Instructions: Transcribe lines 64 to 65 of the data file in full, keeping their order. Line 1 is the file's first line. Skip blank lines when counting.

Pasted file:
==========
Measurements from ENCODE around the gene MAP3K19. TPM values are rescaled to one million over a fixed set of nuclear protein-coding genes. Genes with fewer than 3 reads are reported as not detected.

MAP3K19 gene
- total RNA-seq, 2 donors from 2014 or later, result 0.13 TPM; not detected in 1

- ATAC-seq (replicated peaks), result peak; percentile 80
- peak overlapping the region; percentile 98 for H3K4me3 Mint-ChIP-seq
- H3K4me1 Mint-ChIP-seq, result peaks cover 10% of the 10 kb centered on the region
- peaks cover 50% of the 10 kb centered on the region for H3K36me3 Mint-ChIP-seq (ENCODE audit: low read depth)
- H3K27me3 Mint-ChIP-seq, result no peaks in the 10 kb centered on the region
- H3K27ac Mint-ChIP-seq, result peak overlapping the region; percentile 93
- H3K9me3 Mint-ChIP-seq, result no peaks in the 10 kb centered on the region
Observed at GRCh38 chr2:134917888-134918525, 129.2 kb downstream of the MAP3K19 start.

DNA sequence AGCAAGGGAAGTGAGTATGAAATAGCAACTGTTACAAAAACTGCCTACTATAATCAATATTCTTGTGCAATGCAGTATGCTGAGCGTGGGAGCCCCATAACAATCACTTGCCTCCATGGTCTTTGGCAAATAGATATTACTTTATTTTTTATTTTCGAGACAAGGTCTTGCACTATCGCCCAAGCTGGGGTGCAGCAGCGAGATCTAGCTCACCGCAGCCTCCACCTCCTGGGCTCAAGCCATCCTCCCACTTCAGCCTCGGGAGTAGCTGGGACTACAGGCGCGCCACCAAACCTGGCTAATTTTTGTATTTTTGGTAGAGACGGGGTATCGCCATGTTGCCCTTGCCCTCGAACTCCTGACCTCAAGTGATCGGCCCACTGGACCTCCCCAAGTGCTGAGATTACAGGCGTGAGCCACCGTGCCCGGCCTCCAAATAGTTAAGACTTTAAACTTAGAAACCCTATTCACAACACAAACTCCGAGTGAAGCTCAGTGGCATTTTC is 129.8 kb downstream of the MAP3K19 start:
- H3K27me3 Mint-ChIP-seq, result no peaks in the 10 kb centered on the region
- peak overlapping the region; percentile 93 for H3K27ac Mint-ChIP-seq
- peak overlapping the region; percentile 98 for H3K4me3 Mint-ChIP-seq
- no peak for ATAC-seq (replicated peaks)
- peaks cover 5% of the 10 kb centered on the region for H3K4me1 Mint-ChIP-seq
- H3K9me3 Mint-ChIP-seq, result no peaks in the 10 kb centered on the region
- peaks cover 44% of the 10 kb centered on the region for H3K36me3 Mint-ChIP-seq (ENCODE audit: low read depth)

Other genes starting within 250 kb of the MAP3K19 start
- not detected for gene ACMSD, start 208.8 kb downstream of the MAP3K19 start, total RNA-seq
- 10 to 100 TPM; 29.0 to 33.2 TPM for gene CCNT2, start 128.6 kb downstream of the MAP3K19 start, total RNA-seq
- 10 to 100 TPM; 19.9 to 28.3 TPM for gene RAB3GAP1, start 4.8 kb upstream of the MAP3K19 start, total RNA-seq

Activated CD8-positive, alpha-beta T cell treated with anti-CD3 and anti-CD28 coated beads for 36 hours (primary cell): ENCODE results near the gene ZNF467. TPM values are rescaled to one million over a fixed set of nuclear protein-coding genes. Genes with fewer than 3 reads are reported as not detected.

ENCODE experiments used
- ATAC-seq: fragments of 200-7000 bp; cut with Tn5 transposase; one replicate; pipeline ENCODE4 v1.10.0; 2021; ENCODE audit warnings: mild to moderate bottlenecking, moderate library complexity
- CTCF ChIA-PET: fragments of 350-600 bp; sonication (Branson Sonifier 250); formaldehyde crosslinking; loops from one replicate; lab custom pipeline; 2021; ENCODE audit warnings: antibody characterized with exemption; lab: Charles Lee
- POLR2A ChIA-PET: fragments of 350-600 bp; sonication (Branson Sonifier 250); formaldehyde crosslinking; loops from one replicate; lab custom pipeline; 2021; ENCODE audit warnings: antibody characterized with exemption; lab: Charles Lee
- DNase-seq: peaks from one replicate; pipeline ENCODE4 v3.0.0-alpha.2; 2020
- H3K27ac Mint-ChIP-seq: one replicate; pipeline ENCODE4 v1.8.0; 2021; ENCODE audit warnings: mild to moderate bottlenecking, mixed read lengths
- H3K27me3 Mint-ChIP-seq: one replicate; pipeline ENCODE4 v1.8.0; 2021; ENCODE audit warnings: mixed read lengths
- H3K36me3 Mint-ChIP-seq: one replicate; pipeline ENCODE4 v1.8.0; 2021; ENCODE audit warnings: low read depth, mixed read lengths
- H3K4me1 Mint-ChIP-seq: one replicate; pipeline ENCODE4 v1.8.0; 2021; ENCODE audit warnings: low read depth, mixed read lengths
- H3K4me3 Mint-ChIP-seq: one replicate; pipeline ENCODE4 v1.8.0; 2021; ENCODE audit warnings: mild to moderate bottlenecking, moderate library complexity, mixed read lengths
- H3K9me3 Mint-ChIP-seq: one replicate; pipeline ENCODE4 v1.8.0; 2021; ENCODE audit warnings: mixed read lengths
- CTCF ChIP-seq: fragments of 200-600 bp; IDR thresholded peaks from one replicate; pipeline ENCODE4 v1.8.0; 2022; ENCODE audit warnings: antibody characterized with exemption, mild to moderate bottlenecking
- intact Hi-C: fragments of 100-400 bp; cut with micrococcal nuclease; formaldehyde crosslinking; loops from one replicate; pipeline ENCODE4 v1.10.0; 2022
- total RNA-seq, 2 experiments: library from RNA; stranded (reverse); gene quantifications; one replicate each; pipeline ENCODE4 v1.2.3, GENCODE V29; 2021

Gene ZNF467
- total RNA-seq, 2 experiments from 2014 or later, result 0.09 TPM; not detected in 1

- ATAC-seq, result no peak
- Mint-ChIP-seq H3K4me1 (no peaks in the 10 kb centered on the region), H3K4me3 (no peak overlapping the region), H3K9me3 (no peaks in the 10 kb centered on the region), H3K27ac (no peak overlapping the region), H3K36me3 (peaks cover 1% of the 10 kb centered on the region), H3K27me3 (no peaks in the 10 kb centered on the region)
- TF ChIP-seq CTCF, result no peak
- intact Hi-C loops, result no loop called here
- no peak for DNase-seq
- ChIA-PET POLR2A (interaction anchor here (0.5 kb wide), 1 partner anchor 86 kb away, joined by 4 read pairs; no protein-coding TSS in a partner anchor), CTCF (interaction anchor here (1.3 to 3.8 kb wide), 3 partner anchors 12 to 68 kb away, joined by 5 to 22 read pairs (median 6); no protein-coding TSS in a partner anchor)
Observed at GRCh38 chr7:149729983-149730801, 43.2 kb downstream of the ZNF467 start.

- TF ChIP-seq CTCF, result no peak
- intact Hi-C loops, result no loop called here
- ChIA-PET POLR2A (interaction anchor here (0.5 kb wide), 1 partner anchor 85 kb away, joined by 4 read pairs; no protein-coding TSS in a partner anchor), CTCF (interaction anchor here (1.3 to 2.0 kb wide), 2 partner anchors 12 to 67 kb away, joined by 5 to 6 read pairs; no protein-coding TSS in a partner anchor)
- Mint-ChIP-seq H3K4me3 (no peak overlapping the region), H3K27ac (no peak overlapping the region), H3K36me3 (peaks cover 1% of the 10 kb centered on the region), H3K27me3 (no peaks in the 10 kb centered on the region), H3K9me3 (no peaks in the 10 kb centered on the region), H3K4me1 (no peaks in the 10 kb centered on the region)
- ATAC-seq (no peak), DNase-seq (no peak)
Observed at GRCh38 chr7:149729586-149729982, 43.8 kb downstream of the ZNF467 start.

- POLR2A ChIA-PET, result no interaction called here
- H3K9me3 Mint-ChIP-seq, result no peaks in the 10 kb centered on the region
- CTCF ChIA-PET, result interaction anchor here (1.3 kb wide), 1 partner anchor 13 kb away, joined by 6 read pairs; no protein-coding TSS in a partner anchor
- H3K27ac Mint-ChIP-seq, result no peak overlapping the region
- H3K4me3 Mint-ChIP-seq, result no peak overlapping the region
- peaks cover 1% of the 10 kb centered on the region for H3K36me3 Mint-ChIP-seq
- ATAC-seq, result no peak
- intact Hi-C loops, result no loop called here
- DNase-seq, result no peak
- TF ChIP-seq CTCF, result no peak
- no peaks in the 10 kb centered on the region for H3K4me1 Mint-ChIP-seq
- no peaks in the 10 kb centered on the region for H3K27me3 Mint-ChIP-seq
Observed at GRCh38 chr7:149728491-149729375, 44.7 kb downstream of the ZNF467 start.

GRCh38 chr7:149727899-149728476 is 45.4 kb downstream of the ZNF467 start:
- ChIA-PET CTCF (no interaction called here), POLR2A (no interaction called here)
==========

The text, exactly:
- no peaks in the 10 kb centered on the region for H3K4me1 Mint-ChIP-seq
- no peaks in the 10 kb centered on the region for H3K27me3 Mint-ChIP-seq